Joint Highway District No. 9, comprises the counties of San Mateo, Santa Cruz and the City and County of San Francisco. It was formed to construct a public highway from San Francisco to Santa Cruz, to be known as the Ocean Shore Highway. The general route of said Ocean Shore Highway was designated in 1933 by the California Highway Commission as State Highway Route 56. On February 27, 1936, the district entered into an agreement with the Department of Public Works of the State of California. This agreement states that the district desires the cooperation of the department in the construction of the Pedro Mountain sector from Farallone City to Rockaway Beach, a length of approximately 5.90 miles, estimated to cost for right of way and construction $425,000. The district agrees to contribute $125,000 of its funds, also to provide all funds in excess of $50,000 which the right of way, and removal or change of buildings or improvements on it, damages to property, court costs and other expense incidental to providing a right of way, clear of obstruction or encumbrances, might cost. Certain sums have been expended out of the $50,000 for acquisition of rights of way of certain portions of the Farallone City-Rockaway project, leaving a balance in the fund of approximately $15,000 only. It may be assumed that this sum will nowhere near cover the awards which defendants will get in these cases. Defendants point out that the district will have to pay this excess and that San Mateo County must pay 30 per cent thereof. There is evidence that in addition to the district's liability under the contract before-mentioned it has assumed or will assume large additional sums to pay to the State for the construction of the Ocean Shore Highway, and San Mateo County will have to pay 30 per cent thereof. They contend that the county's share will have to be raised by direct taxes. Whether this is true, or as contended by plaintiff it will come out of the county's share of state gas tax monies, is immaterial. Because of this liability defendants contend that although the actions are by the State to condemn lands for a state highway, the county is a party in interest, and therefore section 394 should apply. The portion of that section which they desire applied here states that ‘Whenever an action or proceeding is brought by a county * * * against a resident of another county * * * or a corporation doing business in the latter, the action or proceeding must be, on motion of either party, transferred for trial * * *’ to a neutral county. Defendants argue that because of its financial interest in the outcome of the case this action is, in effect, ‘brought’ by that county. Obviously, neither the district nor the county appear on the pleadings to be bringing the action. The question for us to determine is whether for the purposes of that section this action may be deemed to be brought by the county. It must be borne in mind that it is for the Legislature to determine where venue shall lie. ‘The place of trial for all actions not governed by constitutional mandate may be fixed by the Legislature.’ People v. Zegras, 29 Cal.2d 67, 68, 172 P.2d 883, 884. The Legislature, in many instances, has not provided for change of venue in cases where the plaintiff public entity has the complete financial responsibility. Such situations, for example, are reclamation, irrigation, and other special districts. Therefore, we must determine here whether the Legislature intended that section to apply to a case where, as here, the interest of the county is twice removed from the entity bringing the suit. ‘In Black's Law Dictionary, 2d Ed., the phrase ‘bring suit’ is defined as follows: ‘To ‘bring’ an action or suit has a settled customary meaning at law, and refers to the initiation of legal proceedings in a suit.'' W. J. Lake & Co. v. King County, 4 Wash.2d 651, 104 P.2d 599, 601; see also 11 C.J.S., Bring, page 1141. Thus, ‘Whenever an action is brought by a county’ means initiated, started or commenced. If the Legislature had intended the section to apply whenever a county has an indirect interest in an action, it could easily have said so. In Metropolitan Water Dist. v. Superior Court, 2 Cal.2d 4, 37 P.2d 1041, cited by both parties, the question was whether the superior court judges of Riverside County were disqualified in that action by reason of section 170 of the Code of Civil Procedure, subdivision 6, which provides, in part, that in any action ‘brought’ by or against the Reclamation Board of the State or any irrigation, reclamation, levee, swamp land or drainage district ‘or any public agency’ or their officers, affecting or relating to any real property, or an easement, right of way, levee, embankment, canal, or any work provided for or approved by the Reclamation Board, a judge of the county in which the real property or the other matters mentioned is located shall be disqualified to sit in the action. It was contended that this section, by reason of the words ‘or any public agency’ applied to the plaintiff, the Metropolitan Water District of Southern California, which is comprised of several municipalities. However, the court pointed out, first, that under the then law the cities comprising the district might bring actions either separately or jointly and the judges of the county wherein the property was situated would not be disqualified; therefore, where they acted through a common instrumentality or agency the Legislature could not be held to have contemplated that the judges would be disqualified. Secondly, the very language of the section indicates that only agencies dealing with the subject of reclamation work were included in the term ‘any public agency’ and did not include any agency like the water district which more closely resembles a municipal corporation than a state agency such as irrigation and reclamation districts. The court then held that the judges were not disqualified. The case shows that it is not the policy of the Legislature that all actions affecting a public body be tried in a neutral county. The fact that as to actions by certain agencies the Legislature has provided authority for removal, and not as to others, indicates that the Legislature did not intend that indirect interest in the outcome of the action should cause a transfer as to all public agencies.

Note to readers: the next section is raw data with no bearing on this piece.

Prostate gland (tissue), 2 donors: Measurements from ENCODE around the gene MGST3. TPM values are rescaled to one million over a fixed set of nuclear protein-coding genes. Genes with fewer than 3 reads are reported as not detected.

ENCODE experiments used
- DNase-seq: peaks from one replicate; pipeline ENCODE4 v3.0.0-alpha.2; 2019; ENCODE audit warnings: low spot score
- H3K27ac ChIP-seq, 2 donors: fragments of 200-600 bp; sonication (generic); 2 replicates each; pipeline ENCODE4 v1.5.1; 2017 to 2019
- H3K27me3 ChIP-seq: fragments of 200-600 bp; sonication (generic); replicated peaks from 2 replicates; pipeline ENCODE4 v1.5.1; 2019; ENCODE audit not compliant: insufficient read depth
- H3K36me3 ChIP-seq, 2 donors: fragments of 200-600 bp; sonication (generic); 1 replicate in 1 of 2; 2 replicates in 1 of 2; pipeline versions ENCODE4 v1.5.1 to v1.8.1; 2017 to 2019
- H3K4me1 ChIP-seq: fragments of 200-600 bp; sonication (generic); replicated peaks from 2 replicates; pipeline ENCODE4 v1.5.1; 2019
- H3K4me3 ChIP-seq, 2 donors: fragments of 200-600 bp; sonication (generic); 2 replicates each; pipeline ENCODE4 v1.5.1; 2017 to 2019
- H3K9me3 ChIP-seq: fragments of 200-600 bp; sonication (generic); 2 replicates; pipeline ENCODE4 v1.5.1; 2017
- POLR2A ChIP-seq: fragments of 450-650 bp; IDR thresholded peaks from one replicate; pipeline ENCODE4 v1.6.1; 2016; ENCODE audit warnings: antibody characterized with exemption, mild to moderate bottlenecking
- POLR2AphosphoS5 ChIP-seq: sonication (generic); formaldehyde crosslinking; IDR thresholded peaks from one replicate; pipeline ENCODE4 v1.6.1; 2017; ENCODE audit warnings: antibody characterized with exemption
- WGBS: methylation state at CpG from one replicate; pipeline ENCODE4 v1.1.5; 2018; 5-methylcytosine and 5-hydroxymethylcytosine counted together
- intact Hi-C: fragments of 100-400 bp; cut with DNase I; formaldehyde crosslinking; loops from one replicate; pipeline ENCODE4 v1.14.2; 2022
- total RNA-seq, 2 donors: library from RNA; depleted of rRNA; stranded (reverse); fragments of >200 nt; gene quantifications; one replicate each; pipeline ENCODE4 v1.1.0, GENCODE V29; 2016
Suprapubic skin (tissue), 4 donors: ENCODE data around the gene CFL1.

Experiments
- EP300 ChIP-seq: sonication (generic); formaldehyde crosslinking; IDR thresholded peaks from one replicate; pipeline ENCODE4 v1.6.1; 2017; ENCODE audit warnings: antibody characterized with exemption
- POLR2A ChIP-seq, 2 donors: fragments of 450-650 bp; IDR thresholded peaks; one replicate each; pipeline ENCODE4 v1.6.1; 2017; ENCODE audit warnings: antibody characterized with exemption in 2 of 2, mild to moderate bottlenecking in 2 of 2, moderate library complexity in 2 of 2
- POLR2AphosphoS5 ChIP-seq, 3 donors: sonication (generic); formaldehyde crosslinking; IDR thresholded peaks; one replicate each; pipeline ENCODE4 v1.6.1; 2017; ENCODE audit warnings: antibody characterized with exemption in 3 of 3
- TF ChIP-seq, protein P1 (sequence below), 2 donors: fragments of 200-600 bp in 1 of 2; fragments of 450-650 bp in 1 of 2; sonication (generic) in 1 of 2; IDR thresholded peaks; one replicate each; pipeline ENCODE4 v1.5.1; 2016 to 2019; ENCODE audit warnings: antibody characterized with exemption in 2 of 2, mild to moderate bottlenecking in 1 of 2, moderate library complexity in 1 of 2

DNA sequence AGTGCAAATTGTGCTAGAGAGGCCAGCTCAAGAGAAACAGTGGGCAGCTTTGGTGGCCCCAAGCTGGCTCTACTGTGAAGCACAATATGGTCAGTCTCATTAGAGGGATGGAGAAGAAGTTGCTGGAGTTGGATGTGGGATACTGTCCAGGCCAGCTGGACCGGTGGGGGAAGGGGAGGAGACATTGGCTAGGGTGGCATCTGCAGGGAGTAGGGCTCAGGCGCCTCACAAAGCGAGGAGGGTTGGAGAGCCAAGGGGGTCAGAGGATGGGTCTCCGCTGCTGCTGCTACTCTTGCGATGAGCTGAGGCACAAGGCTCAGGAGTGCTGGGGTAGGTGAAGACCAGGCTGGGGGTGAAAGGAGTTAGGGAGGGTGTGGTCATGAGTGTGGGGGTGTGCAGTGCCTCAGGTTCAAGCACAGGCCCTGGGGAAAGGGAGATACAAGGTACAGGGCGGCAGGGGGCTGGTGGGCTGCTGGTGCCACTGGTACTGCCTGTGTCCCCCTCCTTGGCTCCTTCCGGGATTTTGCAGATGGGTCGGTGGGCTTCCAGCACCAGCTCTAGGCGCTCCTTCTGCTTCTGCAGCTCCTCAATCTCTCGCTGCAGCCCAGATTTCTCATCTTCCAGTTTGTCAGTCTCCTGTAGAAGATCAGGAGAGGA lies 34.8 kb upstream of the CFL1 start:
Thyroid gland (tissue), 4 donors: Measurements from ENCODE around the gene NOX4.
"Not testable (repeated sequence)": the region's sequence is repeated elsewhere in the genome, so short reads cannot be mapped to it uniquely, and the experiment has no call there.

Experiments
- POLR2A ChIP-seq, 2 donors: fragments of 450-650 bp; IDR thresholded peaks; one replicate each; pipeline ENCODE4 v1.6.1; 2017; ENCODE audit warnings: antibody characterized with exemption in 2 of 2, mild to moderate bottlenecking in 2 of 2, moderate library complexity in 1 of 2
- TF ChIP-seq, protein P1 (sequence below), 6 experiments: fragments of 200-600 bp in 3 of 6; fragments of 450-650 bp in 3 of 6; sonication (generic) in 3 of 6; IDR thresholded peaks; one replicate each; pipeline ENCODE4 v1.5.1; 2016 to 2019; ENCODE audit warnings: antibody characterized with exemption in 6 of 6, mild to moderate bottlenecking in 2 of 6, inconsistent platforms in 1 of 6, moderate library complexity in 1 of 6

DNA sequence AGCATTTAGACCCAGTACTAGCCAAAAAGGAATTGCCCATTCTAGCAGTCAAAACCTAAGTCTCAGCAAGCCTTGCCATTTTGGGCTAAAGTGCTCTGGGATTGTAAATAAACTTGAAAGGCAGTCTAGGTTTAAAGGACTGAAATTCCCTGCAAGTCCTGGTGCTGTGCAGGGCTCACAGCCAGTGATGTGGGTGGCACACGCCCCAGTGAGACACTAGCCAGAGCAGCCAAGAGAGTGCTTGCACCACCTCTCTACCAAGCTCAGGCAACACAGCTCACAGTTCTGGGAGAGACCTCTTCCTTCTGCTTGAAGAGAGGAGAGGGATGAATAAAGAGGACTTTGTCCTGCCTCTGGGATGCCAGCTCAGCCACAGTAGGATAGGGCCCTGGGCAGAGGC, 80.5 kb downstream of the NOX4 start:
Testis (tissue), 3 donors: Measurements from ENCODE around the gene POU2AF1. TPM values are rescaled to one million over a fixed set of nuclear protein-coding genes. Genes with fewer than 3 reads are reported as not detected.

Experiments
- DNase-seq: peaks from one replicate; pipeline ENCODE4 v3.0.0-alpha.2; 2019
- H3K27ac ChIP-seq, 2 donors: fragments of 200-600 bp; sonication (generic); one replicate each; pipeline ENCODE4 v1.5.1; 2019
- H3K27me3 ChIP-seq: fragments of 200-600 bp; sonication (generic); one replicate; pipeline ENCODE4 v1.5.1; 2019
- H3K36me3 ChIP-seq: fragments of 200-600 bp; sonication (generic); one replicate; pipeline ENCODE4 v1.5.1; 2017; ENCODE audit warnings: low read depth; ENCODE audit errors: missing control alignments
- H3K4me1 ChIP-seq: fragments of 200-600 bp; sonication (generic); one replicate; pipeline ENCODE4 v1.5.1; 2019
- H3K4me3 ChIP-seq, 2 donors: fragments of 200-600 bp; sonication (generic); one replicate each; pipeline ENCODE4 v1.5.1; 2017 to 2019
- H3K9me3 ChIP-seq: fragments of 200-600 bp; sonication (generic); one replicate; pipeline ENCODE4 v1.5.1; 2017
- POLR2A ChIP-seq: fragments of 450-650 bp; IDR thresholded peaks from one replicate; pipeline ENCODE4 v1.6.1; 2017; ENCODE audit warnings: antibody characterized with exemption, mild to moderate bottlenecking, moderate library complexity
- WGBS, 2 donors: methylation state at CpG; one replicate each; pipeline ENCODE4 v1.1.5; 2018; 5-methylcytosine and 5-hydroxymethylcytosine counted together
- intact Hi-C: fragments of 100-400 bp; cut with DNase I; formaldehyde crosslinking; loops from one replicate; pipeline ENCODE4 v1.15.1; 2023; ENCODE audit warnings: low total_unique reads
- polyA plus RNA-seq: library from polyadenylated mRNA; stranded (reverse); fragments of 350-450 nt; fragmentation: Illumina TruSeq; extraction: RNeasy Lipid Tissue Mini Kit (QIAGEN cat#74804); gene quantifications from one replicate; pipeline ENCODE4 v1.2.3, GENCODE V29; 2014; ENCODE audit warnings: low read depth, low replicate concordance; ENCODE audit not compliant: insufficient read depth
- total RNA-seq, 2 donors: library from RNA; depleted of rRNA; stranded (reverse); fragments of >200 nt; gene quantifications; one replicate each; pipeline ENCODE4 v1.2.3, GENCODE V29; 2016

While it is true that district No. 9 is comprised of three counties, it is not a ‘county’ but a ‘public corporation.’ See Stats. 1917, p. 47, sec. 7. It is a ‘legal kind of taxing district.’ Joint Highway Dist. No. 13 v. Hinman, 220 Cal. 578, 584, 32 P.2d 144, 146. In that case it was held that the collection of a tax for the purpose of constructing a public highway and tunnel between Contra Costa and Alameda Counties was ‘for a state purpose—the development of the highway system of the state * * *.’ 220 Cal. at page 588, 32 P.2d at page 148. There the district directors levied the tax by fixing the amount to be raised, and notifying the Boards of Supervisors of the counties comprising the district. These boards then caused ‘the amount to be collected by a tax upon and from the taxable property in the county.’ 220 Cal. at page 583, 32 P.2d at page 146. Even though, as contended by defendants, the counties which originally desired the Ocean Shore Highway built had adopted for that purpose the method of forming a district and then persuading the State to bring the condemnation actions, still the purpose is a state one—the development of the state highway system. The fact that had the action been brought in the name of the county a removal of the cause would have been required, in nowise changes the situation that being brought by the State it is neither a district nor county project, but a state one. In a great many of the projects for the development of our state highways there is contribution to the state from one or more counties or municipalities. The Legislature has provided for such contributions. Streets and Highways Code, § 130. Had the Legislature intended that where such contributions are made, actions for condemnation should be removable, it could easily have said so. But it did not. Defendants contend that a highway district is merely the alter ego of the counties comprising it, and cite many sections of the Streets and Highways Code showing the relationship of the board of supervisors and the counties to the district and its directors. It is not necessary to discuss these sections. In spite of a close relationship between the counties and the district the latter is a distinct entity—as pointed out before, ‘a public corporation.’ See Joint Highway Dist. No. 13 v. Hinman, supra, 220 Cal. 578, 32 P.2d 144; Turlock Irr. Dist. v. White, 186 Cal. 183, 198 P. 1060, 17 A.L.R. 72 (which distinguishes between a public corporation and a municipal corporation). See also Sharp v. Joint Highway District No. 6, 111 Cal.App. 81, 295 P. 841, where the court refused to uphold the contentions that the statute authorizing the highway district to issue bonds was merely a subterfuge for the counties, as the district's powers are merely the powers of the several boards of supervisors and was ‘but a sham for giving some support to the issuance of the bonds.’ 111 Cal.App. at page 85, 295 P. at page 843. Yuba County v. North America etc. Min. Co., 12 Cal.App. 223, 107 P. 139, and City of Stockton v. Ellingwood, 78 Cal.App. 117, 248 P. 272, are not in point as there the plaintiff in the first case was a county, and in the other a city. Both came within the specific wording of section 394, Code of Civil Procedure. The Legislature having provided expressly for county participation in state highway projects, and having failed to provide for removal of actions brought by the State in such situations, the courts have no right to determine as a matter of law that such removals must be granted.
4. Alleged Disqualification of Judges.
We have herein stated that the two San Mateo County judges, incumbents in 1936, had disqualified themselves. This is based primarily upon a statement in a letter from one of them to the Judicial Council in 1944. It may be doubtful if they were disqualified. In a proceeding brought in 1936 to disqualify one of them it was held that he was not disqualified. Assuming, however, that they were disqualified in fact, such fact does not require, as contended by defendants, the removal of the cause. In the first place, of the three judges now in San Mateo County, one became such in 1945 and the other in 1949. There is no evidence that they are disqualified. Secondly, even if all the judges are disqualified, such situation does not require a removal. A qualified judge may be assigned for the trial, just as was done in connection with the motions to transfer. See Matter of Application of Burch, 168 Cal. 18, 141 P. 813, and Yolo Water, etc., Co. v. Superior Court, 28 Cal.App. 589, 153 P. 394; People v. McKay, 37 Cal.2d 792, 236 P.2d 145, does not hold to the contrary. There, in reversing the denial of a change of venue it appeared that in addition to the ‘intense antagonism of the community toward defendants, * * * the regular trial judge has forcefully presented his opinions as to the merits of the case and attacked the good faith of defense counsel * * *.’ 37 Cal.2d at page 800, 236 P.2d at page 150. The trial judge ‘was well known in the county and had been the only regular superior court judge for approximately 17 years. * * * His opinions were known to members of the jury. Under such circumstances the prejudicial effect of his statements was not materially less because they were made outside rather than inside the courtroom.’ 37 Cal.2d at page 799, 236 P.2d at page 150. There is no similarity between that situation and the one in the case at bar.
The order is affirmed.
1. Originally brought in the name of the State of California, but the title was changed to Joint Highway District No. 9.
2. This case, for brevity, will hereafter be referred to as the Dooling case.
3. This case will be referred to as the Mussel Rock case.
4. See discussion hereafter concerning application of Section 394, Code of Civil Procedure, for detail.
PETERS, P. J., and FRED B. WOOD, J., concur.